This worked really nice as a practice activity today, by my criteria of : the kids talk to each other, have ways to figure out if they're correct, and have ways to find their mistakes if they're not. I like when I can spend my time helping kids who need it and asking and answering meaningful questions, and don't have to hear "Is this right?" over and over.

The students got in groups of four, and each group got a total of 16 problems. Four pieces of paper with four problems each. The papers were different colors.

The students completed one problem on each page. So they all worked on one, rotated papers, worked the next one, etc. These guys even coordinated their calculators.

The paper color corresponded to the difficulty of the problems, which I let them know.

When all four problems were complete on a page, they added up their four answers. I posted the sums on colored index cards.

So if they check their sum and it's correct, great. But the best dialog started if it wasn't correct. Because first, they had to figure out which out of the four answers was wrong. And is it smart to start over and re-do the problem? Not in this case, since they were solving equations. It made much more sense to plug the answers in and see which one didn't work. Then they could start error-checking their work, which is great practice in itself.

The topic was solving exponential equations by changing the base, though this could work for anything. The document with the problems is available here. Enjoy!

Your checksum idea sounds fantastic!

ReplyDeleteLove this. Thanks for Sharing!

ReplyDeleteVery nice Kate. I'm working on optimization with my Calculus class. I think I'll give this activity a whirl.

ReplyDeleteI love this, too! And I am definitely using it. Something I am always trying to figure out when I do these types of cooperative activities, is what to do for the students who were absent. Do they just miss the activity altogether? Do you have a page of problems that they have to do on their own? I want to make sure everyone gets the same type of practice.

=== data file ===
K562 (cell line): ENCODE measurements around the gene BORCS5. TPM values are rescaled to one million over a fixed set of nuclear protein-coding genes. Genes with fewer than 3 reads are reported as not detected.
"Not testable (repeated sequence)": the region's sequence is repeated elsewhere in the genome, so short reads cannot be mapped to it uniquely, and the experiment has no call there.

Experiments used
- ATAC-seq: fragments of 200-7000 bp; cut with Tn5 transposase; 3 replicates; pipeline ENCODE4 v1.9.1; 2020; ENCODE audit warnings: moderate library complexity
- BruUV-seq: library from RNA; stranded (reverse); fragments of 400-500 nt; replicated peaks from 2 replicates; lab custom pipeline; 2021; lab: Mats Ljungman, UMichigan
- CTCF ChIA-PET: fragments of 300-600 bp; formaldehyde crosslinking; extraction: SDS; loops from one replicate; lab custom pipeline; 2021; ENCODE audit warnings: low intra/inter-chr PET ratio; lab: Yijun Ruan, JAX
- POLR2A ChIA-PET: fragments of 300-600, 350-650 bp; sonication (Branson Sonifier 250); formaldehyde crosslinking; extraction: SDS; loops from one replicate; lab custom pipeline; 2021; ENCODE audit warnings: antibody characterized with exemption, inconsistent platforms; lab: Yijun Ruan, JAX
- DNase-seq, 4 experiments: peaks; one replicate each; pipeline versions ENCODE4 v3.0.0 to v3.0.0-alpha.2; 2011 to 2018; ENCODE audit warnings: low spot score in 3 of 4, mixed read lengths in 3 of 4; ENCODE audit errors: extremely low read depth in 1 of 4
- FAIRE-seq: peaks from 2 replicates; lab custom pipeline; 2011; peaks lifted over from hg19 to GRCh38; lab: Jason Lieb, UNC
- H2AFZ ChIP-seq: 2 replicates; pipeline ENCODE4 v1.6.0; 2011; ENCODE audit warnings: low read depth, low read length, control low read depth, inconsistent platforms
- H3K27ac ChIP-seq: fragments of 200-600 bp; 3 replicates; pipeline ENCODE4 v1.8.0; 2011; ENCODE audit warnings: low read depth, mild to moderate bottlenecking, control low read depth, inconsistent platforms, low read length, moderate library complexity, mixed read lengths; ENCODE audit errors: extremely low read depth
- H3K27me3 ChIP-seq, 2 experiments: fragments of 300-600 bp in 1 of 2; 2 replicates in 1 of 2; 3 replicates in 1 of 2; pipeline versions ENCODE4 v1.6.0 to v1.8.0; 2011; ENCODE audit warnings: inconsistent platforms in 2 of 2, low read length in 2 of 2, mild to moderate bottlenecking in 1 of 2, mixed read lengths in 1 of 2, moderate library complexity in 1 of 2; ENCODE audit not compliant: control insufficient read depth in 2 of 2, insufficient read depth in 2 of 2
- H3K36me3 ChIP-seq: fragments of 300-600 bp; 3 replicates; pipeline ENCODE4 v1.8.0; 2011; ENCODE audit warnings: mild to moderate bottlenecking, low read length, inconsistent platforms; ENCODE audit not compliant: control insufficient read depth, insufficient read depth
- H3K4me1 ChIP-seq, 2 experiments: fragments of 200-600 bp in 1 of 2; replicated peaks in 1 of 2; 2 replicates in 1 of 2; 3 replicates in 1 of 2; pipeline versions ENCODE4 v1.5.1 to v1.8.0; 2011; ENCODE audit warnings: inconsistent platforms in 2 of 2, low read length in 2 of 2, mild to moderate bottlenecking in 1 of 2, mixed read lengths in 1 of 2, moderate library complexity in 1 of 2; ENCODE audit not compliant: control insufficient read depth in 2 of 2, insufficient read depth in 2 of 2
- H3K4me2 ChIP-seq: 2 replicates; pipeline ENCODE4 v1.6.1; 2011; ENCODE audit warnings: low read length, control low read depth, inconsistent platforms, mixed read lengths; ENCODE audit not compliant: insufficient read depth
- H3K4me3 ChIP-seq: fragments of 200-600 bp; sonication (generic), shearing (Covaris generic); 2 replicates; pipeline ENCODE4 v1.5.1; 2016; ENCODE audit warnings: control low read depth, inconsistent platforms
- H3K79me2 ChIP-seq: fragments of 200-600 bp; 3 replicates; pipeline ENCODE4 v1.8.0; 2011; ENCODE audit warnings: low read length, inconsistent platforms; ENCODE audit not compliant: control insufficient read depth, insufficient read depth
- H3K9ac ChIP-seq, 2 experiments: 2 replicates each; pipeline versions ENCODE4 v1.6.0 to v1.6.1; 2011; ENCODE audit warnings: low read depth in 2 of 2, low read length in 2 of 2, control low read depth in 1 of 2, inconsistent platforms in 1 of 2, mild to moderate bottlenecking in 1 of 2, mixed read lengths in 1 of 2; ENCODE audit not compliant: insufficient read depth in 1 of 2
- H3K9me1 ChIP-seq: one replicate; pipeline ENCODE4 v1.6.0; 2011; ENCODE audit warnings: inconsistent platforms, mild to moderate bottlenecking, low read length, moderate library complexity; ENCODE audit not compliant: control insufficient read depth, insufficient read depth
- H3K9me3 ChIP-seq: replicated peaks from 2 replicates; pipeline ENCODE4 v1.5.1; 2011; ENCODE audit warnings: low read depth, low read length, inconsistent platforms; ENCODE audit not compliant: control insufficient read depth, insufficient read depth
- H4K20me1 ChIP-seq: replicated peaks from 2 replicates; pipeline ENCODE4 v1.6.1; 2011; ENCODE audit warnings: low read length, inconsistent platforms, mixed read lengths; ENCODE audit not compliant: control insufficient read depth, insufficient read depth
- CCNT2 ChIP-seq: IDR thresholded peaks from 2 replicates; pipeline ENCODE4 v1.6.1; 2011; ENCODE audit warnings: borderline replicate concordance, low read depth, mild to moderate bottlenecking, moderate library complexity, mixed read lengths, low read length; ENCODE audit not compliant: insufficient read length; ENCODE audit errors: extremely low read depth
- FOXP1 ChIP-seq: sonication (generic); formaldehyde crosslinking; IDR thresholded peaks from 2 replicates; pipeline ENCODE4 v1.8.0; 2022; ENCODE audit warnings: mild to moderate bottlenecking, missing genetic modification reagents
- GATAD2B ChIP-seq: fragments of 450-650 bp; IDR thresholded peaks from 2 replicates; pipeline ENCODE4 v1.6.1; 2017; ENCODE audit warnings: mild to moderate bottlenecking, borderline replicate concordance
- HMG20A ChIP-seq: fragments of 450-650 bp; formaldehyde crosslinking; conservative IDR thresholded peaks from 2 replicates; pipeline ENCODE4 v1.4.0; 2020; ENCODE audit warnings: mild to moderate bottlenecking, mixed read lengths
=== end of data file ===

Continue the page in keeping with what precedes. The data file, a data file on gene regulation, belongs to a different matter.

ReplyDeleteHi Mrs G - Yes mostly they just miss the activity. If they are responsible for making up what they missed, and ask me about it or come outside of class, I use extra copies to work with them on practice. I'm sure responses would be different depending on the situation at a person's school. My school is on periods, so I see them every day, and attendance isn't a big problem.

ReplyDeletelove it! this is going into algebra 1 the day we get back!

ReplyDeleteThis is amazing - I am definitely going to use it! Thank you for another creative idea

ReplyDeleteI teach fifth grade mathematics and language arts and I can see this working extremely well with layered lessons. Thank you for sharing.

ReplyDeleteAs usual, the most glorious and original part of this idea is also the most fiendishly clever -- namely, the ways you weave in motivation for students to check their work (and each other's). I love this!

ReplyDelete- Elizabeth (aka @cheesemonkeysf on Twitter)

I just tried this idea yesterday with my Geometry classes for test review day. It worked really well, even with a minimum amount of prep.

ReplyDeleteI just went through these problems because I'm a few weeks behind you in my Algebra 2 class. In addition to using a clever practice structure, this is also an excellent sequence of problems for this activity.

ReplyDeleteElizabeth (aka @cheesemonkeysf on Twitter)

Finally got the chance to use this in my class. I liked that it was simple to set up and encouraged discussion. I used it with 4 students but may try with 2 students in my geometry class. On another note, this is year 2 of implementing your sbg method. Am still struggling with the hw aspect. Currently I do not check and there is no impact on grade. How do you get students who need to practice to practice? I don't think my class is mature enough to handle doing the assignment without a check....

ReplyDeleteThis year, I check homework most days, and make it worth 10% of their grade. I would rather not, but I don't really have a good answer to your question.

ReplyDeleteI love this idea!! Love the color coding, love the group work, love the self check, and especially love the communication that inevitable when their sum is wrong!

ReplyDeleteGenius! I love that they even have to do more math to find out if they are correct!

ReplyDelete